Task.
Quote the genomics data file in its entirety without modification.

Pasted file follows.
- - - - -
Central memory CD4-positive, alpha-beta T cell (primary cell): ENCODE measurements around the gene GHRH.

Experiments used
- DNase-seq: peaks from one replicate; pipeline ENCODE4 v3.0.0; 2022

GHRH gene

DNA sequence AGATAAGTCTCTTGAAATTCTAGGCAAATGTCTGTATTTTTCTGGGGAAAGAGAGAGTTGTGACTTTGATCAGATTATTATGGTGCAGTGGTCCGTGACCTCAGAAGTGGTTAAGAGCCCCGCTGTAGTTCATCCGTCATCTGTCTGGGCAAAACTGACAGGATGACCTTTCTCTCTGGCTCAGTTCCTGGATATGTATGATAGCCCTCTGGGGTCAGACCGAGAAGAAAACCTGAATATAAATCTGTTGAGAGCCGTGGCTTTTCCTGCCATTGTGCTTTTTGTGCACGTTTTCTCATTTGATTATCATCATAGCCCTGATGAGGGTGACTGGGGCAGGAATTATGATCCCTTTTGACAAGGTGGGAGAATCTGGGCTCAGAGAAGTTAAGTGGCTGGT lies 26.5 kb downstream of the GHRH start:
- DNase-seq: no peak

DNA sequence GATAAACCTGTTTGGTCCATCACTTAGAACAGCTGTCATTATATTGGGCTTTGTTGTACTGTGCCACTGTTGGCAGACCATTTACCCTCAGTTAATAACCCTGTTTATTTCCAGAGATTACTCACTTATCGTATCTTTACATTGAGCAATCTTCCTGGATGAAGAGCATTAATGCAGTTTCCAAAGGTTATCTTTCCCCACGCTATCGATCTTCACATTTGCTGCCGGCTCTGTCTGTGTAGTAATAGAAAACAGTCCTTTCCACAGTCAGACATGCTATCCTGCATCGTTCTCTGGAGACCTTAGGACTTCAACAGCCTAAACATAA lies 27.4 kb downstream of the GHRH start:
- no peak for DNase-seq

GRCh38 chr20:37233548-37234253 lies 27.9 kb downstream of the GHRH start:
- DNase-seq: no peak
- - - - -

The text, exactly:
Central memory CD4-positive, alpha-beta T cell (primary cell): ENCODE measurements around the gene GHRH.

Experiments used
- DNase-seq: peaks from one replicate; pipeline ENCODE4 v3.0.0; 2022

GHRH gene

DNA sequence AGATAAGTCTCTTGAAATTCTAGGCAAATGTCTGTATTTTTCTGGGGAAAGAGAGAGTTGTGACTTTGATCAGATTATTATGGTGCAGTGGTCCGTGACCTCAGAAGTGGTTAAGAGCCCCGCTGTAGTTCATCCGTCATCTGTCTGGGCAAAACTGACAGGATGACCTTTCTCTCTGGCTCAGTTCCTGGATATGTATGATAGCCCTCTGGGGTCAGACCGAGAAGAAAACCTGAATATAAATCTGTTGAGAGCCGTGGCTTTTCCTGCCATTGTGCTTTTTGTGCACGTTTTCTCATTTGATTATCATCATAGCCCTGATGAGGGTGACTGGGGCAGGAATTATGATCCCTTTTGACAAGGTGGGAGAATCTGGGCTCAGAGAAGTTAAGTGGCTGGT lies 26.5 kb downstream of the GHRH start:
- DNase-seq: no peak

DNA sequence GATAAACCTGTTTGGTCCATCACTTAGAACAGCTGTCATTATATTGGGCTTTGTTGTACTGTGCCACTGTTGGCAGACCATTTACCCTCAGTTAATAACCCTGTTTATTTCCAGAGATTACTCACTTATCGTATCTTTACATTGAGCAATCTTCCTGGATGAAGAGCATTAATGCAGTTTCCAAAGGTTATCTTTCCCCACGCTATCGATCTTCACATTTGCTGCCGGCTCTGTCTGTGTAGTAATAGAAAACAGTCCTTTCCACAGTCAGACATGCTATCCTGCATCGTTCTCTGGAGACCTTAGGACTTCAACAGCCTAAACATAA lies 27.4 kb downstream of the GHRH start:
- no peak for DNase-seq

GRCh38 chr20:37233548-37234253 lies 27.9 kb downstream of the GHRH start:
- DNase-seq: no peak